The Okapi (the forest giraffe or zebra giraffe) – Rare African Animal…

World of Animals

The Okapi is an elusive herbivore that is found in a small pocket of tropical mountain forest in central Africa. Despite its Deer-like appearance the Okapi is actually one of the last remaining ancestors of the Giraffe, which is the tallest animal on Earth. Along with having a relatively long neck compared to its body size, the most striking feature of the Okapi is the horizontal stripes that are particularly visible on their behinds and give this animal an almost Zebra-like appearance. The Okapi is very shy and secretive, so much so in fact that they were not recognised as a distinct species by western science until the earth 20th century. Although they are seldom seen by people, the Okapi is not an endangered species as they are thought to be fairly common in their remote habitats.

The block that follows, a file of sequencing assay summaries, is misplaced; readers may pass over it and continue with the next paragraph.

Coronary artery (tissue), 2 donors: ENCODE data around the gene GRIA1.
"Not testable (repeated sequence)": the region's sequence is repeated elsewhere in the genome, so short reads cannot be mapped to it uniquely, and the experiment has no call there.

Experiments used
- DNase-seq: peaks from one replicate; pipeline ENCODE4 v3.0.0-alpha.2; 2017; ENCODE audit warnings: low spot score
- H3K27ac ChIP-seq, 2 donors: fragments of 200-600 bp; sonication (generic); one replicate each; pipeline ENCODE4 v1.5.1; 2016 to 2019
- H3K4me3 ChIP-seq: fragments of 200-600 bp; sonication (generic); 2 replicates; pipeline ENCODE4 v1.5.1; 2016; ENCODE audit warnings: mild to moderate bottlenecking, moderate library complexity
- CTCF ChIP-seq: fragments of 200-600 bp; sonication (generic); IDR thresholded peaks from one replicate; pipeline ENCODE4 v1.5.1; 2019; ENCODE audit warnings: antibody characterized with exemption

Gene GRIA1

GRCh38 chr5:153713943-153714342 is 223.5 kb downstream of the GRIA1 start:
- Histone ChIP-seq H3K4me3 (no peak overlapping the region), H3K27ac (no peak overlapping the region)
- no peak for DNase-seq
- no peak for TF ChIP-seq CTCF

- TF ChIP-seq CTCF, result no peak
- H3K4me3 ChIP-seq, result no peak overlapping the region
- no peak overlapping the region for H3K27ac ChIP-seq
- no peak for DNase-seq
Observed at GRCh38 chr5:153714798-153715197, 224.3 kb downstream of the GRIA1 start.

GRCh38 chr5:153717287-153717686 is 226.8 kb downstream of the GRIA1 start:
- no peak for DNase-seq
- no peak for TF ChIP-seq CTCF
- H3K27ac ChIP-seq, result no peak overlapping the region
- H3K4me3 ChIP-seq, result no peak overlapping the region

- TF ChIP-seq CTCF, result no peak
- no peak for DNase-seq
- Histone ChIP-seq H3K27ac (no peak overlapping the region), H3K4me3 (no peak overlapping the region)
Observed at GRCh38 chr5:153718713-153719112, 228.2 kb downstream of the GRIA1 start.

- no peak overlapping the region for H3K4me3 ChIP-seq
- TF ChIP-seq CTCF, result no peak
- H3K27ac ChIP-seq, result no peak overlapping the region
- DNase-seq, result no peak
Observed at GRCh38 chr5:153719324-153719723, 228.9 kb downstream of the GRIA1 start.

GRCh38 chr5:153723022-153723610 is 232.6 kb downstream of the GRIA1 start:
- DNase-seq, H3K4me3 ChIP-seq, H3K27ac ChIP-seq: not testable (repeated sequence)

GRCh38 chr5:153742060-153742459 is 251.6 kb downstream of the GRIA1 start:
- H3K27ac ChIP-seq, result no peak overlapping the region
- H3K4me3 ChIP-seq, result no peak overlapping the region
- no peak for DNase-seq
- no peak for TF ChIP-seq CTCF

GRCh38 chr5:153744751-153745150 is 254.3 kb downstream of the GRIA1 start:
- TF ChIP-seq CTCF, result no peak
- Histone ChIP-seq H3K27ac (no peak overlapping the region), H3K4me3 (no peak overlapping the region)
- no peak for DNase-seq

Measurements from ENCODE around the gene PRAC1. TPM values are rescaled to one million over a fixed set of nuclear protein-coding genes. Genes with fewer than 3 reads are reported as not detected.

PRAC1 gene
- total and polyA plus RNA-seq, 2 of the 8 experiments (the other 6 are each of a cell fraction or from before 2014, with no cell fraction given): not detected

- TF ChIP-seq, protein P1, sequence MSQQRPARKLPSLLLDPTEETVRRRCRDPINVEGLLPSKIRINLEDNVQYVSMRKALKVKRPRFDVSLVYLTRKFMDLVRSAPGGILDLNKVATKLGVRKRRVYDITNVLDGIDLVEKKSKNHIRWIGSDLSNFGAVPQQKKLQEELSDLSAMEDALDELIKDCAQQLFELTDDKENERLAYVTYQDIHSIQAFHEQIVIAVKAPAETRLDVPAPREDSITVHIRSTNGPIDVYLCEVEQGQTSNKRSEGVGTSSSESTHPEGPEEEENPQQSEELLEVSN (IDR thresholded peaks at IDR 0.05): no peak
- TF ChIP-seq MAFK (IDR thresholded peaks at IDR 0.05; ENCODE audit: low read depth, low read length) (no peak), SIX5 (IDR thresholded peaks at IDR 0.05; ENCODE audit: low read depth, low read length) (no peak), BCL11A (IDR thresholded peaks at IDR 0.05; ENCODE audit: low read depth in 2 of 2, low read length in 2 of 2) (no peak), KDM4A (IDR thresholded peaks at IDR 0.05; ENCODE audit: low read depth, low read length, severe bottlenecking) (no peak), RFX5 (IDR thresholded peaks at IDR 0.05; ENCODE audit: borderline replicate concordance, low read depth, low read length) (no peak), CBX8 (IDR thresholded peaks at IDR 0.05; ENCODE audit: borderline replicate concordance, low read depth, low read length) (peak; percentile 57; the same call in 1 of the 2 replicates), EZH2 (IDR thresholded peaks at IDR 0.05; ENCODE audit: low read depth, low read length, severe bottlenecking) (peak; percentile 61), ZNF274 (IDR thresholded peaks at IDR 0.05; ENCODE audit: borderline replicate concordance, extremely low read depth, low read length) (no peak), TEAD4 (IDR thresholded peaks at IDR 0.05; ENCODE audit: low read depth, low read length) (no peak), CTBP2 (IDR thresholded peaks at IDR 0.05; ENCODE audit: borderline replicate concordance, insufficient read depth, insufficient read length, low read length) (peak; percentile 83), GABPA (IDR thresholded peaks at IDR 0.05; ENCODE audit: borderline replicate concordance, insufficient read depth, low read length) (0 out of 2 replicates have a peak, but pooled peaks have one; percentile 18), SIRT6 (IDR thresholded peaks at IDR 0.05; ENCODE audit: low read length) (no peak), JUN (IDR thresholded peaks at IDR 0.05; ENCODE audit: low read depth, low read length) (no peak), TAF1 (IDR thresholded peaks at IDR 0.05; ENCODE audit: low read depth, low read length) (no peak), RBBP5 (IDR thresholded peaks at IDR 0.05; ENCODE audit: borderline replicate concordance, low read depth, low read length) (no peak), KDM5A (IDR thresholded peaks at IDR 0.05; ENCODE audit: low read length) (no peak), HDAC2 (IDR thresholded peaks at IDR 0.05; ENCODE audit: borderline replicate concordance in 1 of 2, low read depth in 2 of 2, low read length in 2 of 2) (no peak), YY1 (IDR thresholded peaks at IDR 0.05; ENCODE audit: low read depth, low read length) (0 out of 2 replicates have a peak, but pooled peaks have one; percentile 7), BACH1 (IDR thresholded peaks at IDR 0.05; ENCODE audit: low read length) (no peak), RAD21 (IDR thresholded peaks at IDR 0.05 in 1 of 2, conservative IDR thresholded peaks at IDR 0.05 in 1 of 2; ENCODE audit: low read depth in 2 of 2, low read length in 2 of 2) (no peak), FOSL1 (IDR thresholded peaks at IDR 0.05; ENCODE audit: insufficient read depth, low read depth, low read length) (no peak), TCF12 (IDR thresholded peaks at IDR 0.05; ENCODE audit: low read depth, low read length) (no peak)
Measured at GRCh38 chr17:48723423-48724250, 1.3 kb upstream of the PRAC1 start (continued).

The Okapi is found in the dense tropical rainforests of north-eastern Democratic Republic of Congo generally at an altitude that can vary between 500 and 1,000 meters, although the majority of individuals are thought to inhabit areas at roughly 800 meters above sea level. They are incredibly shy and elusive animals and rely heavily on the very thick foliage around them to protect them from being spotted by predators. The Okapi can also be found in areas where there is a slow-moving fresh water source, but the range of the Okapi is very much limited by natural barriers, with unsuitable habitats on all four sides trapping these animals into the 63,000 square kilometre Ituri Rainforest. Around a fifth of the rainforest is today made up of the Okapi Wildlife Reserve, which is a World Heritage Site. Although they are thought to be common in their native region, the Okapi has been severely threatened by habitat loss particularly from deforestation.

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